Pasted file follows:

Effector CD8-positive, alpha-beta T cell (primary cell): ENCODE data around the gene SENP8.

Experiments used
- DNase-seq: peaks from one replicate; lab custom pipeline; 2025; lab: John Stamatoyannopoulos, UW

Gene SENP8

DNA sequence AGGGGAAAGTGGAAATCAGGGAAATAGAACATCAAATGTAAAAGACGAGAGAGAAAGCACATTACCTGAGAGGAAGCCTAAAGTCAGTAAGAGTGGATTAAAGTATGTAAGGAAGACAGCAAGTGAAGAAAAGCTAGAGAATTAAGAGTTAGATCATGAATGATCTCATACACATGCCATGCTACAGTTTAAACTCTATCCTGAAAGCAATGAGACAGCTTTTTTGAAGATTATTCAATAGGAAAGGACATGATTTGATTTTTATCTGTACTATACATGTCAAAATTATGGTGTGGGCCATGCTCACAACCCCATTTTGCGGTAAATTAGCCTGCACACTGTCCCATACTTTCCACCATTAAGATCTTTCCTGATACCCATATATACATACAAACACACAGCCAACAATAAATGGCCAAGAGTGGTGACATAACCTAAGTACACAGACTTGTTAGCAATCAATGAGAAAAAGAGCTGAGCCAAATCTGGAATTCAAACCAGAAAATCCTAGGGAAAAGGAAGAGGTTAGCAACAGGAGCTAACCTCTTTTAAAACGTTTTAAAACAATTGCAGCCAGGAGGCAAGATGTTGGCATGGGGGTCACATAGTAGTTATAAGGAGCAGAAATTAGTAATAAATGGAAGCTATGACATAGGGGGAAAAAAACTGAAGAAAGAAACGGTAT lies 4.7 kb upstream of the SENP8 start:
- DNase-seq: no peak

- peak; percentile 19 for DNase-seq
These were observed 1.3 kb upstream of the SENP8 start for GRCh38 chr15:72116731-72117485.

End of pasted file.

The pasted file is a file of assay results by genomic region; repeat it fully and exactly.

Effector CD8-positive, alpha-beta T cell (primary cell): ENCODE data around the gene SENP8.

Experiments used
- DNase-seq: peaks from one replicate; lab custom pipeline; 2025; lab: John Stamatoyannopoulos, UW

Gene SENP8

DNA sequence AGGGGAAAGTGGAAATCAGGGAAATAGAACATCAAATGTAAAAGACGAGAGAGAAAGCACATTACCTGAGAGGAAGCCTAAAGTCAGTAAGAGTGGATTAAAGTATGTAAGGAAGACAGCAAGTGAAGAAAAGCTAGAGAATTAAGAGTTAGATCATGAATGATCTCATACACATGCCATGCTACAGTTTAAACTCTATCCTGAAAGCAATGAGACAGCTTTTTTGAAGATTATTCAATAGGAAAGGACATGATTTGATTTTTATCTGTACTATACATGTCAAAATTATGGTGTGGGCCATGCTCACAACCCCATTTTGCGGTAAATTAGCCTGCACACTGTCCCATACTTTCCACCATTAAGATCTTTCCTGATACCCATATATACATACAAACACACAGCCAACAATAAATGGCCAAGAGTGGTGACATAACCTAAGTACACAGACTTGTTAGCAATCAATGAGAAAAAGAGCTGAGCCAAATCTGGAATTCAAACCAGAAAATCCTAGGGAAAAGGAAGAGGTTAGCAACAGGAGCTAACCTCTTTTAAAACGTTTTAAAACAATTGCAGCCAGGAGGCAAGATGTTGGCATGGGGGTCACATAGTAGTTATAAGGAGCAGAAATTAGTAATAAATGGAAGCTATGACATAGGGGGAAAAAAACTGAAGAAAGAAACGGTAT lies 4.7 kb upstream of the SENP8 start:
- DNase-seq: no peak

- peak; percentile 19 for DNase-seq
These were observed 1.3 kb upstream of the SENP8 start for GRCh38 chr15:72116731-72117485.